Nuts over the holidays..

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Macadamia Nuts.

I found these in a vacant lot near my work the other day. It got me to thinking of me and my brothers raiding the trees in the neighbourhood where we grew up and spending ages during school hols and after school crouched on a concrete slab at the back of the house smashing macadamias (and sometimes fingers) with bricks to get to the sweet white kernels.

I didn’t do that this time, these were a bit old for eating. Shame because I really wanted to share that with kid.

Instead I thought we’d try a few different things with a bag we bought from a wholesaler.

Roasted with lemon, sea salt and honey

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Like most nuts macadamias are full of natural oils so you don’t need to use much (if any) when roasting them. I used a little here to help adhere the lemon zest whilst cooking.
1 cup of nuts, zest of 1 lemon, 1 teaspoon each of honey and olive oil, a good pinch of sea salt.
Mix everything and bake on 150*c (convection) for about 15mins.

Roasted w/ chocolate and chilli

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I used drinking chocolate here with some success. Good flavour. The chilli was only for me really.
1 cup of nuts, 1 sliced long red chilli, 1 tablespoon of drinking chocolate powder, a pinch of cinnamon, a pinch of salt, a little olive oil. Mix and bake as above.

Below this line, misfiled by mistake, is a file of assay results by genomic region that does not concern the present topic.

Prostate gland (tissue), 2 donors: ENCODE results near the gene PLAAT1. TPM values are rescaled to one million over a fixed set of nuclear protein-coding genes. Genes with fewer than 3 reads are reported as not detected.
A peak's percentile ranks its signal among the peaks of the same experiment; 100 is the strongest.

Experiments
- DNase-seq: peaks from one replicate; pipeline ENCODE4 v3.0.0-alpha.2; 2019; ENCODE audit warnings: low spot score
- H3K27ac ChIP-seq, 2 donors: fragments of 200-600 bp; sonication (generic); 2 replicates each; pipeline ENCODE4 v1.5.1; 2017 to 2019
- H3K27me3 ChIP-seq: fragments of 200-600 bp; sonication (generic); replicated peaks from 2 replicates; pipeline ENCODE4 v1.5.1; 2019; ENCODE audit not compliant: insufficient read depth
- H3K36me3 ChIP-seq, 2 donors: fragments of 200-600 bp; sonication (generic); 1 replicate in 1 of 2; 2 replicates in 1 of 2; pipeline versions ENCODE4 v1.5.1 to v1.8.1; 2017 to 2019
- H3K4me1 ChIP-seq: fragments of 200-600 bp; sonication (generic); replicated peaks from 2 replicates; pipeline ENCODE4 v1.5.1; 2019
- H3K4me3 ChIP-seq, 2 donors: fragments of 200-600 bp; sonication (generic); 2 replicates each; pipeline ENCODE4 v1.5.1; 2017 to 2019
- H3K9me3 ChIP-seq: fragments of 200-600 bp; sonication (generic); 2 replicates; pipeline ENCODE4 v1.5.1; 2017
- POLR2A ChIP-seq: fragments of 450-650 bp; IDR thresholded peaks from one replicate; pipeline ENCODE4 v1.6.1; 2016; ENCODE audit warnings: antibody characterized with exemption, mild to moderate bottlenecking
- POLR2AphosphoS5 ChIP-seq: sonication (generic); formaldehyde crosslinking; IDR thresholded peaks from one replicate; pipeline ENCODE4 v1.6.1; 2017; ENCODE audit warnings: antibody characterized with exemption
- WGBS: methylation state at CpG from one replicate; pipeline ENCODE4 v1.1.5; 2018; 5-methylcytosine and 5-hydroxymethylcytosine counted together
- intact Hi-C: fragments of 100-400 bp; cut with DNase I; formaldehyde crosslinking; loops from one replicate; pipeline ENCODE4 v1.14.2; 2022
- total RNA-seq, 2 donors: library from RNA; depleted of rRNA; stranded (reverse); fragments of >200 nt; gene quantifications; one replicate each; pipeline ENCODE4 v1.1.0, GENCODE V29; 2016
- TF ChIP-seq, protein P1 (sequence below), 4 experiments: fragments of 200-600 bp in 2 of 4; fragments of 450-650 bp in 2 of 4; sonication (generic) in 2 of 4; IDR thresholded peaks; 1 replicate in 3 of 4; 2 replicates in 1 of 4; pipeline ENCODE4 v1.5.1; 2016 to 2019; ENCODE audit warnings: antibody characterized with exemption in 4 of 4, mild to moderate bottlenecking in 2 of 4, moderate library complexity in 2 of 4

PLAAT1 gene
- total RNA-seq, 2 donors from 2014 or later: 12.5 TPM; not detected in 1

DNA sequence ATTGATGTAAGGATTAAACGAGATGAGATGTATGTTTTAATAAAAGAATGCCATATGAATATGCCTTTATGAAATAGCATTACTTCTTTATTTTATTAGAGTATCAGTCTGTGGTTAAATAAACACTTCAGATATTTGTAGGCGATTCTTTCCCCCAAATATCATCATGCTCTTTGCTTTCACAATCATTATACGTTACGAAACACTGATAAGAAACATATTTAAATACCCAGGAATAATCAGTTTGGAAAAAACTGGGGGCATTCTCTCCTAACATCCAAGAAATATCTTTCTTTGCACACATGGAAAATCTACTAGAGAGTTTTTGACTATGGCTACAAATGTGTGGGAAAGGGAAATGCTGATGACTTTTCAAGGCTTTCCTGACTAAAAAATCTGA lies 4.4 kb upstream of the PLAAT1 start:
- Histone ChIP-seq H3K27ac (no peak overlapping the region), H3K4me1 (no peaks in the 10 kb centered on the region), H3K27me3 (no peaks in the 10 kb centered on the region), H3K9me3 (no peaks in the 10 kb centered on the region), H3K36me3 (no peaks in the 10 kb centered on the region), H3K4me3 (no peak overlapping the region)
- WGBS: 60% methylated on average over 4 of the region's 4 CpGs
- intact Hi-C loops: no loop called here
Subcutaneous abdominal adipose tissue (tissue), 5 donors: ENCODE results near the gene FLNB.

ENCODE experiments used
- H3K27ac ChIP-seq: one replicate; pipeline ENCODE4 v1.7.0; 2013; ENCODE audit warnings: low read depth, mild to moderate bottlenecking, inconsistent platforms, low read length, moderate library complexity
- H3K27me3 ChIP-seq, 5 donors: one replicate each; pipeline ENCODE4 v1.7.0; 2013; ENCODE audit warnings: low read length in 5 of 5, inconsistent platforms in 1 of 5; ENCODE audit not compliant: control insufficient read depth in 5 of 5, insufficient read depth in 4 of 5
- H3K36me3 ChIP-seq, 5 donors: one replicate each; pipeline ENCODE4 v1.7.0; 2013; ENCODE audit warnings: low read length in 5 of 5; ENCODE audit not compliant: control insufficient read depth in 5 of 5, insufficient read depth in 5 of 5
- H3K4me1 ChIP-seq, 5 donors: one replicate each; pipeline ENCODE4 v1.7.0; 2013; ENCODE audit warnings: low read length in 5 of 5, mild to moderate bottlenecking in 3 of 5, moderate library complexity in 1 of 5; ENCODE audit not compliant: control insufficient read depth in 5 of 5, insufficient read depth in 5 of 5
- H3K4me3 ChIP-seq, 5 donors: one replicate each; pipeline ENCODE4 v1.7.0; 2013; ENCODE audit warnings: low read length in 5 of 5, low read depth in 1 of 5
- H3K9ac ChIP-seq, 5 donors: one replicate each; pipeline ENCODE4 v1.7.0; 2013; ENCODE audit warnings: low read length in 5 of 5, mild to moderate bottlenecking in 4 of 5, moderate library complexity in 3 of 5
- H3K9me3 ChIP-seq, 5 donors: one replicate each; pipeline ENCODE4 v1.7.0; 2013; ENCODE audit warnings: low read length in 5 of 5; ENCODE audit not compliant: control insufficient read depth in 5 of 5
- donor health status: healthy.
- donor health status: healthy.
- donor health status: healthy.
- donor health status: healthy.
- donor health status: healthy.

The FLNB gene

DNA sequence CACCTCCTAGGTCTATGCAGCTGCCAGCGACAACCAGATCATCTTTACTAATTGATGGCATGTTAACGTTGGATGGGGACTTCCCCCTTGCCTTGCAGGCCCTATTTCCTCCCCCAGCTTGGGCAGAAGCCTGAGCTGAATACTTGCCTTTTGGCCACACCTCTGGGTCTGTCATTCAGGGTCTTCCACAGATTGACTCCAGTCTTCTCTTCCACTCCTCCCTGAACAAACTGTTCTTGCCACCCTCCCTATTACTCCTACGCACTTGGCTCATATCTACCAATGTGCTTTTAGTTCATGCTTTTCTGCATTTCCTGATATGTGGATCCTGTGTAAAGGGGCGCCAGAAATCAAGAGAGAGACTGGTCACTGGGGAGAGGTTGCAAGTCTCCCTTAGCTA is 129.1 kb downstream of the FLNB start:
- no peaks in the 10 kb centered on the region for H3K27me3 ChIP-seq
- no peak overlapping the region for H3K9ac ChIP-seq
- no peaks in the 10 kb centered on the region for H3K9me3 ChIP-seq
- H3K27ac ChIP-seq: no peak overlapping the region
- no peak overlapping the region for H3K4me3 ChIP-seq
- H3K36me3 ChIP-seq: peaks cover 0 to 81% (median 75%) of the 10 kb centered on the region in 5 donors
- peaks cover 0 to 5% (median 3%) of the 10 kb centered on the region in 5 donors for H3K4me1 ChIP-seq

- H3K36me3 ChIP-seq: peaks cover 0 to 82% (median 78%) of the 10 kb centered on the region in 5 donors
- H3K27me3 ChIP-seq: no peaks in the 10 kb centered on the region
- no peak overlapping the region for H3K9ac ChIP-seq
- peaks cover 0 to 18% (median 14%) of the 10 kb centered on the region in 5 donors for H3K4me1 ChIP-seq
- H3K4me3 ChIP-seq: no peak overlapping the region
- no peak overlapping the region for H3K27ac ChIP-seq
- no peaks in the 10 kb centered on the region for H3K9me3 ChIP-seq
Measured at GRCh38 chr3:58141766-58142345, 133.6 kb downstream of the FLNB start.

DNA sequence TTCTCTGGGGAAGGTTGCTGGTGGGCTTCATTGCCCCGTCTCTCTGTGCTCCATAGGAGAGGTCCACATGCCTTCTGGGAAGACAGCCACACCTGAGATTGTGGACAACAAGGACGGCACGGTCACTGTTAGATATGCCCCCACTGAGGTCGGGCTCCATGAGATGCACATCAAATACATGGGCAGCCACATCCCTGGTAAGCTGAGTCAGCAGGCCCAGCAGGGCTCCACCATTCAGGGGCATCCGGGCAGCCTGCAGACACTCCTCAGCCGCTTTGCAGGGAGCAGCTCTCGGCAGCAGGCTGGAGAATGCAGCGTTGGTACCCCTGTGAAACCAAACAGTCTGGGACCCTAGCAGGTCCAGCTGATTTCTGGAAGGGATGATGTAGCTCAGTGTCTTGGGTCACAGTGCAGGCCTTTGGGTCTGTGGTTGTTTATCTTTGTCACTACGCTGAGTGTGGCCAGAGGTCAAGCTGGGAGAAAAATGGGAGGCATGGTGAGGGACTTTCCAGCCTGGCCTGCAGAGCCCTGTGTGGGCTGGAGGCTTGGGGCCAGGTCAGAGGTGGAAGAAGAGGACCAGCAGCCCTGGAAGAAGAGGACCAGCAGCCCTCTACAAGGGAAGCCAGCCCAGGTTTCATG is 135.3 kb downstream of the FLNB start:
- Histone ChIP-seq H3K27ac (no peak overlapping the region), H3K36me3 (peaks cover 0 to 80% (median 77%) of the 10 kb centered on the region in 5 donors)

Because of the high oil content, nuts will continue to go darker after you stop cooking. Take them out of the oven three shades less then you’d like them to be.

Macadamia butter
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Much the same as peanut butter. But macadamia flavoured.
Dry roast some macadamia with a little salt until golden. Whilst they’re still warm blend them in a food processor until smooth.
We had it smeared on toast for breakfast.

Macadamia butter w/ chocolate -I couldn’t think of a good name here. It’s a lot like a very popular spreadable product available in supermarkets.
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Do as per the butter and add some drinking chocolate or cocoa and a little honey is good. It’s important to blend the nuts whilst still warm for a smoother paste. Conversely, if you want to chop them in your processor, wait till they have completely cooled, other wise they’ll smoosh.